“I hate fighting underground,” Mateo muttered. “Jim, you know the area, so you’ll lead us to the mine. Collin, I want you to pair off with Jim and keep him covered. I’ll bring up the rest of the team. Once we get up to this mine, we’ll reassess.” Collin and Jim nodded as Mateo turned back to the others.
“Lead off, boyo,” Collin said. After about twenty minutes of hard trekking, Jim and Collin neared the mine’s entrance. Jim stopped as he saw two lumps in the trail. He crouched and slid to the right. Jim took a closer look through his scope.
“What is it mate?” Collin asked as he crouched next to Jim.
“Goats,” Jim said, “Two of them in front of the mine.”
“We’re stopping for goats?” Collin asked.
“Collin, those are two mature rams sitting next to each other,” Jim said, “Rams don’t do that. Plus, there’s no heat coming from either of them, but they’re still moving.”
“Zombie goats?” Collin asked, incredulously.
“Looks like it,” Jim answered.
“Bloody hell,” Collin muttered, “Odd pair of sentries.”
“Not when you think about it,” Jim said, “A ram’s skull is thick and hard to crack, especially with an M16’s bullet. Those two could probably fend off a platoon of unsuspecting soldiers.” Jim slung his carbine and stood up. Taking off his helmet, Jim let out a screeching whistle. The two zombie goats sprang up and charged the two humans.
“What are you doing?” demanded Collin. Jim drew his revolver. The thundering boom echoed as Jim took down the first goat. The second shot missed when the goat slipped on a patch of ice a split second before Jim squeezed the trigger. The third shot took the goat cleanly through the skull. The creature dropped and slid along the icy trail. The rest of the team ran up to Collin and Jim. Mateo listened as Jim calmly explained the encounter while reloading the revolver.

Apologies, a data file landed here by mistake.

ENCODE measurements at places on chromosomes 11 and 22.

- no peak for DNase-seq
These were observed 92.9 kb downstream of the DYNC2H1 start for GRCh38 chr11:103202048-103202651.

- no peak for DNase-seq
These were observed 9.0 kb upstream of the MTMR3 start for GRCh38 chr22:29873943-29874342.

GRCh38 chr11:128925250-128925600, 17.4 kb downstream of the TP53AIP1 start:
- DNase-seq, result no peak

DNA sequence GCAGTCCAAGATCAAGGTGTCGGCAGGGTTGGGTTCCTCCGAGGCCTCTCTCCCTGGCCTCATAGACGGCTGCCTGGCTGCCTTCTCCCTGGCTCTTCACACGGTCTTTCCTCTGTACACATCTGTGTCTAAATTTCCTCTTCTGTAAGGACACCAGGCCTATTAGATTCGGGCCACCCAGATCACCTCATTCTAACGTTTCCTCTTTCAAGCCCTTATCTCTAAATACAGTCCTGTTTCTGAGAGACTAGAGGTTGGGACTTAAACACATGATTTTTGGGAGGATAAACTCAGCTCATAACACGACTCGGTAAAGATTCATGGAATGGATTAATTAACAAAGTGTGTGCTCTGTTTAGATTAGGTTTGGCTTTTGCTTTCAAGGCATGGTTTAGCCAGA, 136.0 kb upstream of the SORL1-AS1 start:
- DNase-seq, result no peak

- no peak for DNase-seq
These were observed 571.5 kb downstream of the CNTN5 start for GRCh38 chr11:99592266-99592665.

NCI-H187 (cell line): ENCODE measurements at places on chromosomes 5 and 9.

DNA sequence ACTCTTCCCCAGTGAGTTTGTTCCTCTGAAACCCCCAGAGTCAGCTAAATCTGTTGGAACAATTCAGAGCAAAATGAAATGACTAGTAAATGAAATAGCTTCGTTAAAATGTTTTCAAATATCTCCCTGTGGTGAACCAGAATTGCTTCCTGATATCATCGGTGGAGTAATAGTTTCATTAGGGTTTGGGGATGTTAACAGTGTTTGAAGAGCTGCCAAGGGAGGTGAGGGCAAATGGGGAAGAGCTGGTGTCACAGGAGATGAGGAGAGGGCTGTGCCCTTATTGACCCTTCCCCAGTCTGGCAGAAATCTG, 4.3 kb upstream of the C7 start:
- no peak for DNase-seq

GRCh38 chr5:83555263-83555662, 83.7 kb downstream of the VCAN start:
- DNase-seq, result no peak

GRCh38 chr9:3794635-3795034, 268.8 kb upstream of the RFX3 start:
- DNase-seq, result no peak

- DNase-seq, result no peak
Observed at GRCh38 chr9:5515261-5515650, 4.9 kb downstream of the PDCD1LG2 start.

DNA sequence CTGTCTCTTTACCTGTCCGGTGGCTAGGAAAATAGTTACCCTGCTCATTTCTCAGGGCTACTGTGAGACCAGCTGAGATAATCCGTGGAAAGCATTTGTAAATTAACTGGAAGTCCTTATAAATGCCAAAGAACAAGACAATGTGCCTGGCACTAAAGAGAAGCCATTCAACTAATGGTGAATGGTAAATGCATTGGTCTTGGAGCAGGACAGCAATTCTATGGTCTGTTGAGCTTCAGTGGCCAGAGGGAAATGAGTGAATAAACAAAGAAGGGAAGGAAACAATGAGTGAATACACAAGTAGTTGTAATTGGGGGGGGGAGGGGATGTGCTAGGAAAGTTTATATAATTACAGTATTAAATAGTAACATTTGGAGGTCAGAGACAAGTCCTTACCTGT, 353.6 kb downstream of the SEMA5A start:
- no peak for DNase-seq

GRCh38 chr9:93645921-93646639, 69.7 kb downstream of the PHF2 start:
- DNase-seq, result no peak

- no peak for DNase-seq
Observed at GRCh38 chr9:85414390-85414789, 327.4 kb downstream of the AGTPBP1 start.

“Alan probably knows we’re here, and we’ve taken care of his little pets,” Mateo said, “Jim, I want you and Billy on point. Quentin follows with Collin. Then Jess and me, with The Steve and Sport pulling up the rear. Let’s move fast, but move careful.” The team members nodded and fell into their assigned positions. Jim entered the mine with Billy slightly behind and to his left. As Jim took a step into the shadowy mine, he saw some movement. He turned and saw the club an instant before it crashed into his helmet.
Jim felt a bone-numbing cold as he slammed into the rocky floor of the mine. His mind was foggy and nothing seemed to want to move. He could barely turn his head to see his assailant. As he looked up, only one question came to Jim’s mind. Why was he being attacked by Bigfoot? The creature was easily eight feet tall and looked like an upright ape with long dirty white fur. Its face was ape-like except for two yellow tusks protruding from its lower jaw. It clutched a club fashioned from a tree limb in its hand. As it looked down at Jim, the eyes reminded him of an angry bull.
Billy leapt at the monster with a pair of batons in hand. The creature let out an eerie howl as the small man slammed into it and pounded it with a flurry of blows. It lashed out faster than Billy anticipated. Billy caught the massive fist on his forearm guards, but the impact drove him back nearly five feet. The sound of suppressed automatic fire surrounded Jim. He watched as blossoms of red sprouted across the front of the creature’s white pelt. It screamed in pain. Jim saw it lash out with the club and heard Collin grunt in pain. More gunfire shredded the creature’s chest and arms, but it didn’t seem to even slow it down. It attacked, but the team managed to avoid its swinging club. Billy leapt onto its back. With one hand holding the pelt, Billy drew a knife from his belt. Billy stabbed the knife deep into the creature’s back. It let out a brief howl before erupting into an explosion of light and force. Jim was tossed along the ground until he slammed into the wall of the mine.
“Oh, Grandpa’s gonna kill me,” Billy muttered as everyone staggered to their feet, “That was his favorite knife.”
“What was that?” Quentin asked.
“A nightmare,” said an amused voice from the edge of the darkness, “I should have expected the little Indian to have a spirit knife. Oh well, there’s more where that came from.” Jim recognized Alan’s taunting.
“Come on down Zombie Strike,” Alan said from the darkness, “Everyone is waiting for you.” A chorus of moans echoed through the mine. As the team braced, zombies stepped into the light.